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Here’s what you might not know about ‘woke’ water cannons and their use in riots

In response to human rights concerns, PSNI required operators to set water pressure to a minimum and fitted water tanks with heaters to spare the sprinkled from hypothermia

Water cannons did not properly arrive in Northern Ireland until the Drumcree dispute in the late 1990s – one reason why debate on their deployment to Dublin strikes an odd note north of the Border.

It could be said, thinking back to the Love Ulster parade in 2006, that rioting Dubliners and Police Service of Northern Ireland water cannons share a history of targeting Orangemen. The machines are certainly not British or unionist weapons against the Irish, as some have excitably implied.

The RUC experimented with two custom-made water cannons in 1971 but promptly abandoned them as inadequate to deal with escalating violence. When it borrowed two machines from Belgium in 1999 this was seen as a de-escalation in public order policing, replacing dangerous Troubles-era tactics, as recommended by the Patton Report on police reform, published that year as part of the Belfast Agreement.

The machines were kept on standby at Drumcree and not used until 2000, when loyalist protesters threw acid at security force lines and the RUC decided enough was enough. The vehicles’ water tanks were refilled in a nearby nationalist neighbourhood, where according to legend they were topped up by British soldiers pointedly using them as latrines. Although presumably apocryphal, this story’s popularity indicates the public sense of amusement that surrounded water cannons at their introduction. After decades of violence, then the roller-coaster of the peace process, they seemed almost like comic relief. Objections to their use sounded ridiculous when the alternatives were baton charges and plastic bullets.


The sense of absurdity deepened in 2001 when the newly formed PSNI decided to buy six machines from the Netherlands. A keen new human rights culture swung into action to ensure this would pose no more danger to rioters than light summer rain. Policing had not yet been devolved, as Sinn Féin would not ‘recognise’ it, so it fell to British ministers at the Northern Ireland Office to commission a safety study by the UK’s defence laboratory in Salisbury.

This found there had never been a fatality due to a water cannon, while the worldwide incidence of injuries was “extremely low”. Falling over or getting grit in your eye are the principal risks.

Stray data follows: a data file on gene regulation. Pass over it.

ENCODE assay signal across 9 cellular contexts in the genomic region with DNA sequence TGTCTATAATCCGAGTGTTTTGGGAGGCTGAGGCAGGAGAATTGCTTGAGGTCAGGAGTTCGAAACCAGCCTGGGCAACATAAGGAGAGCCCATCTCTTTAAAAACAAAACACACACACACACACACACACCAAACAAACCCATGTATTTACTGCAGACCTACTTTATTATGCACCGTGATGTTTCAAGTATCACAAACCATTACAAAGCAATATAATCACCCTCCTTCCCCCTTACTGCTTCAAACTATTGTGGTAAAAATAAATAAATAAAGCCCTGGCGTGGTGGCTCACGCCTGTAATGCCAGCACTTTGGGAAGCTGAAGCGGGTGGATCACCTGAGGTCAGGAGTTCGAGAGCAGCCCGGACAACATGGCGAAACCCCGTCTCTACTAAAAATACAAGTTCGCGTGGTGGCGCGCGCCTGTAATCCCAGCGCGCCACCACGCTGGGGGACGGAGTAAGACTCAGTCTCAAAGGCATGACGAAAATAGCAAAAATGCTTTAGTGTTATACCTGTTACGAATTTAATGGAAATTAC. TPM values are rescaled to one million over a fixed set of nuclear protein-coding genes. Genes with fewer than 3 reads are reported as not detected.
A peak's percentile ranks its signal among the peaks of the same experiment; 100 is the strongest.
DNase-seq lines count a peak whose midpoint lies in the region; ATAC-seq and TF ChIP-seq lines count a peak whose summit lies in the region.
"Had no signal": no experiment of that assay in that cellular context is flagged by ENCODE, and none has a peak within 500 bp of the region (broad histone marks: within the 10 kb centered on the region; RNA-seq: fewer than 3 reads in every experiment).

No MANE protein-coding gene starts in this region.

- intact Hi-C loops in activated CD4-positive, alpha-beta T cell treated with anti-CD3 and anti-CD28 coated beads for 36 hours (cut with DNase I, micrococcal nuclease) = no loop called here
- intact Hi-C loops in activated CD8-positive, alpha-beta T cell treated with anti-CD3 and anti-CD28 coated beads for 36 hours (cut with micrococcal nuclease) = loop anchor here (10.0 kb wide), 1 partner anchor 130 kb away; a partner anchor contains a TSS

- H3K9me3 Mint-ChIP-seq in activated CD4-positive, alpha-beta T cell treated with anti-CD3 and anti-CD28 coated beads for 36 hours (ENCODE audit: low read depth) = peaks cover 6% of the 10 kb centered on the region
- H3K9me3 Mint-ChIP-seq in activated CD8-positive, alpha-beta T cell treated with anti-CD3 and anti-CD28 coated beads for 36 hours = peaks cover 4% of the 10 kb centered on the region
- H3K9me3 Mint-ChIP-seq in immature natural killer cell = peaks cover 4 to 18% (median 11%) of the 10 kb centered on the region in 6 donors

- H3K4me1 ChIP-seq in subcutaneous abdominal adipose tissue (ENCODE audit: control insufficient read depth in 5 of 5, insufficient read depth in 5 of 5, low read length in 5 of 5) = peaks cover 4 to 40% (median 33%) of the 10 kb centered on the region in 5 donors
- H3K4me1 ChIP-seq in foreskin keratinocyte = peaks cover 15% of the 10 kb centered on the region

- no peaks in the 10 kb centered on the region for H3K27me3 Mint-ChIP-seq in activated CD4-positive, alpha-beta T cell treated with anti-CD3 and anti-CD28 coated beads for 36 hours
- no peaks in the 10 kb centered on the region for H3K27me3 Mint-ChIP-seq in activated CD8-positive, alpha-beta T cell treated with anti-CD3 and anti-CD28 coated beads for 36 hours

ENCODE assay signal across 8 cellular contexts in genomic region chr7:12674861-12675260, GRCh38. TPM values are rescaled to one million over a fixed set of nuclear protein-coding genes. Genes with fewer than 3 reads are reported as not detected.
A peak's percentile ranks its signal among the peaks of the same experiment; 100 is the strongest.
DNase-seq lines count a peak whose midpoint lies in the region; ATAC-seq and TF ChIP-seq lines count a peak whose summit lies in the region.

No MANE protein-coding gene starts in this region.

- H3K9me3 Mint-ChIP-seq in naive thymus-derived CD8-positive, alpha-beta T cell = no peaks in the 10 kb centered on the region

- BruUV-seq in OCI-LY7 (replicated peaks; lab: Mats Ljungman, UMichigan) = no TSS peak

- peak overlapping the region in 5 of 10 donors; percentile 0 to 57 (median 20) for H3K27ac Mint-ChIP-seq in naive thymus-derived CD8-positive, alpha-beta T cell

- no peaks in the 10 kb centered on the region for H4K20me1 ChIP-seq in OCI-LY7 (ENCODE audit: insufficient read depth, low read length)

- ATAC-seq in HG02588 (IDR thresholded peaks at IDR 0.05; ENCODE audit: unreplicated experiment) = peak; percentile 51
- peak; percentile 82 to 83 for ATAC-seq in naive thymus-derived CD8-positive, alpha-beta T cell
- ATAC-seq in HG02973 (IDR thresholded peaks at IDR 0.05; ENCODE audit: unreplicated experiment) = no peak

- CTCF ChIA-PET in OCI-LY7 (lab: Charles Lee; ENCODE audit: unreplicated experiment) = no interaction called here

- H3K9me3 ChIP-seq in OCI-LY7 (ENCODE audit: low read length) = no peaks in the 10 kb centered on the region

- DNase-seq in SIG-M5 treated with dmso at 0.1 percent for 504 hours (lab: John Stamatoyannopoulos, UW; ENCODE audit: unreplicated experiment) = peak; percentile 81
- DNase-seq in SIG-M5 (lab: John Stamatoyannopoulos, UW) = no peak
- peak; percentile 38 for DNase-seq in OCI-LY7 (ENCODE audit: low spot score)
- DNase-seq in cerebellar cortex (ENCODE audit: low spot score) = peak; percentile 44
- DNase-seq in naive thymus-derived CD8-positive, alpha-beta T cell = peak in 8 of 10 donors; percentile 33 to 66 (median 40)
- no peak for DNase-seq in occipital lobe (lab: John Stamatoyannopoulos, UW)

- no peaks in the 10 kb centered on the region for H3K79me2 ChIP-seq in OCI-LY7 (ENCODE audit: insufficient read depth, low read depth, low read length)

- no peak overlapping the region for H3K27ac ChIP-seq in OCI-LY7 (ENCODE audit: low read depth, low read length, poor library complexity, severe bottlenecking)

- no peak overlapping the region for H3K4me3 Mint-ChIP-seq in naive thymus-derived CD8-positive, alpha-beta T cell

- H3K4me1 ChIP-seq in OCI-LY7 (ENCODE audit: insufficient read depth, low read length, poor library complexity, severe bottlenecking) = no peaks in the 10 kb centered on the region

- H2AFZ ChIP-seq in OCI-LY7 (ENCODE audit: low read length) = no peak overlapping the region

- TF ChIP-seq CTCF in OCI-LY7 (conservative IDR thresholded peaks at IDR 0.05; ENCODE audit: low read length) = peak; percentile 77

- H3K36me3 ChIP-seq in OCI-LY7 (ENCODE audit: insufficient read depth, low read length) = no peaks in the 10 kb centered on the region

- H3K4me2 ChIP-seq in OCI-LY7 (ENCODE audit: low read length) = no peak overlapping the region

Nevertheless, the PSNI responded by requiring operators to set water pressure to a minimum. It also decided to fit water tanks with heaters to spare the sprinkled from hypothermia, although the study had dismissed this risk outright.

There was widespread mirth as these details dribbled out. The perception that Northern Ireland’s woke water cannons are a bit of a joke has never really drained away. When news emerged last Friday of vehicles being sent to Dublin, the Belfast Telegraph’s crime correspondent, Allison Morris, tweeted: “They may turn the pressure up if they want them to have any impact, I’ve seen those things in use and they were turned down so low it was like a lukewarm shower.”

Despite their harmless reputation, water cannon are deployed increasingly sparingly in Northern Ireland. They have only been used once in the past eight years, during loyalist anti-protocol protests in 2021. The PSNI considers this a mark of the equipment’s success. Ironically, the first use of the PSNI’s Dutch machines was in Dublin in 2004, when two were lent to gardaí to disperse anti-globalisation protesters. This was the first use of water cannons in the Republic but it seems to have been largely forgotten. Perhaps anti-globalisation riots are too well-heeled to require much subsequent reflection.

The real antipathy to water cannon is in Britain, where they have never been used, are strongly opposed by the police, and seem to be regarded by civic and political leaders as disreputably foreign. Opinions vary, however. After the 2011 riots across England there were calls for the introduction of water cannons from the public, the press and government and opposition MPs. In an official response, the chief constable of Merseyside Police wrote: “the deployment of a tactic which could be so closely associated with protracted political disorder in Northern Ireland or the suppression of political protest in Egypt, will have the potential to be significantly counter-productive”.

This association of water cannon with the Troubles was mistaken but revealing. The fear of policing like Northern Ireland is of becoming like Northern Ireland. Is this partly the Republic’s concern?

In 2014, Boris Johnson, then mayor of London, bought three second-hand water cannons from Germany. His stunt compelled the home secretary, Theresa May, to ban their use in England and Wales the following year. Sadiq Khan, the current mayor, sold all three for scrap in 2018, saying “we have finally managed to get rid of them”.

Just not civilised, old chap. But they have caused no problems and proved a solution in Northern Ireland. Dublin is hardly too foreign to benefit from that experience.